The InfluenceMap scoring system does not measure a company's actual greenhouse gas emissions. Rather, it measures "the extent to which a corporation is supporting or obstructing the climate policy process."
"Koch Industries appears to be actively opposing almost all areas of climate legislation. In 2014 in the US, they were reportedly active in their opposition to a carbon tax, funding politicians and campaigns to oppose the tax. Similarly, in 2014 they appear to have opposed the U.S. EPA Clean Power Plan in consultation and through direct engagement with policy makers, and boasted about their success in blocking the US Cap and Trade Scheme in 2010. Additionally, they appear to be opposing measures to transition to a low carbon economy, advocating against renewable energy subsidies, and funding groups that have opposed energy efficiency standards, the repeal of fossil fuel subsidies and the need for action on climate change. They seem to be exceptionally active in opposing renewable energy standards across the U.S. Both the organization and its CEO, Charles Koch, appear to have questioned climate change science, and have reportedly funded climate denial. Senior executives are active in both the National Association of Manufacturers and ALEC, which also appear to be resisting climate change related regulations and policies."
On the opposite end of the spectrum, Silicon Valley tech giant Apple was ranked highest on the list and has an A+ for its support of climate change action and its positive engagement with a number of climate change policy areas.
Here are the report's key findings:
- 35 of the 50 most influential are actively lobbying against climate policy. They include companies in the fossil fuel value chain (ExxonMobil, Valero Energy, Chevron), energy intensive companies (BASF, ArcelorMittal, Bayer, Dow Chemical and Solvay) and electric utilities with large amounts of coal generating capacity (Southern Company, Duke Energy and American Electric Power).
- Also in this group of 35 influential companies holding back climate policy are four powerful automotive manufacturers (Fiat Chrysler, Ford, BMW and Daimler). The research found the companies lobbying to delay or dilute efficiency and CO2 emissions standards and procedures both in Europe and North America. Depending on region, passenger vehicle emissions account for 12% or more of all greenhouse gas emissions.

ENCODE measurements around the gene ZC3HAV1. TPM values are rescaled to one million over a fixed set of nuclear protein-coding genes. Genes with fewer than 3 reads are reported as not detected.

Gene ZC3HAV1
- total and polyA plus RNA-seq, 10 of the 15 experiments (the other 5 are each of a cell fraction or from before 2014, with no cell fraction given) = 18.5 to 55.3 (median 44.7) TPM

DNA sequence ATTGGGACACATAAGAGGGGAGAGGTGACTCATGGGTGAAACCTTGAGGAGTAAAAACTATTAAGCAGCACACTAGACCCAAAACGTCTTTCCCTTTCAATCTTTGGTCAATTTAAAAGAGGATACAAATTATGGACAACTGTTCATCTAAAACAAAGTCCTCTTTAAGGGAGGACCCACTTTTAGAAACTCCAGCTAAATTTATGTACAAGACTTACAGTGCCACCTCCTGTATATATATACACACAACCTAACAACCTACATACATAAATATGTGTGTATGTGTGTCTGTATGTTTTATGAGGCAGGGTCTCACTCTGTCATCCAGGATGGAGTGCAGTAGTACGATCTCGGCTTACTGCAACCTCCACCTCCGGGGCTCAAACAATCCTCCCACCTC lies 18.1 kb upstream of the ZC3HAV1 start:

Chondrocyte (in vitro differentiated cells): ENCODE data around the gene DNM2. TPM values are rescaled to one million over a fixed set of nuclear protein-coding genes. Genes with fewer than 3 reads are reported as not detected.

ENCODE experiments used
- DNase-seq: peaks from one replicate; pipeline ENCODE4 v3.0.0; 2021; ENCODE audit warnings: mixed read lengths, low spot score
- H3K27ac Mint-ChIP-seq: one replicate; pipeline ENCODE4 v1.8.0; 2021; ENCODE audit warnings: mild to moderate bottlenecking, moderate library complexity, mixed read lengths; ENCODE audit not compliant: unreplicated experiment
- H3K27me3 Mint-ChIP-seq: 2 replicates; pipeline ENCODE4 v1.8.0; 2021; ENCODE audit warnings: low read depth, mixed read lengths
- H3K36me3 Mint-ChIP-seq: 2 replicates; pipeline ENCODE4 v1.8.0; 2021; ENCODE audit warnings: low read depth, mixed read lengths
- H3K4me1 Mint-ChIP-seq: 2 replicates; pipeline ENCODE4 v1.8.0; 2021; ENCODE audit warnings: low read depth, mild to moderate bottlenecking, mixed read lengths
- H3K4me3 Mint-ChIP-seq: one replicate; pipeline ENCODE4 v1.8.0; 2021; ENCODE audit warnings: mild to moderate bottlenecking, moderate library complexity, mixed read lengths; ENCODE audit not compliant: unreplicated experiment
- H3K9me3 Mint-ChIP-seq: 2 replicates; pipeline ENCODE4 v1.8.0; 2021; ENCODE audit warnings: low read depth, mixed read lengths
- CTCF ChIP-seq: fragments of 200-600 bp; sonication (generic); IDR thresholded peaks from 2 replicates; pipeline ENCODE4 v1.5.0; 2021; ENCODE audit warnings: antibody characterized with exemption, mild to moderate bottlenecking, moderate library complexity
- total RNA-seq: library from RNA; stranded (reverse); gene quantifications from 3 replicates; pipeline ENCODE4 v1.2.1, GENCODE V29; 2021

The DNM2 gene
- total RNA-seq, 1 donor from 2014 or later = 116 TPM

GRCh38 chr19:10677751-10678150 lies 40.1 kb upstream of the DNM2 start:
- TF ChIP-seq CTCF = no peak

- On the other side, 15 of the 50 most influential are pushing for an ambitious climate policy agenda, favoring renewable power and electric vehicles. They include signatories to the RE100 initiative committing to buying 100% renewable power (Apple, Ikea, Unilever, Coca Cola and Nestle) as well as power sector companies (SSE, Enel, EDF, Iberdrola and National Grid) who are shifting their business models towards low carbon electricity generation.
"The data shows the climate policy agenda, in terms of corporate influencing, is being driven by a small number of massive global corporations," Dylan Tanner, InfluenceMap executive director, said in a statement. "It also shows a group of powerful of companies in the tech, consumer goods and utilities sectors increasingly pushing for policy to implement the Paris Agreement."
InfluenceMap also ranked "influencers" or powerful trade associations that actively lobby against climate policies. A number of trade associations received an "F" grade, but here are the bottom five: U.S. Chamber of Commerce; American Petroleum Institute; American Coalition for Clean Coal Electricity; National Mining Association; and the American Legislative Exchange Council.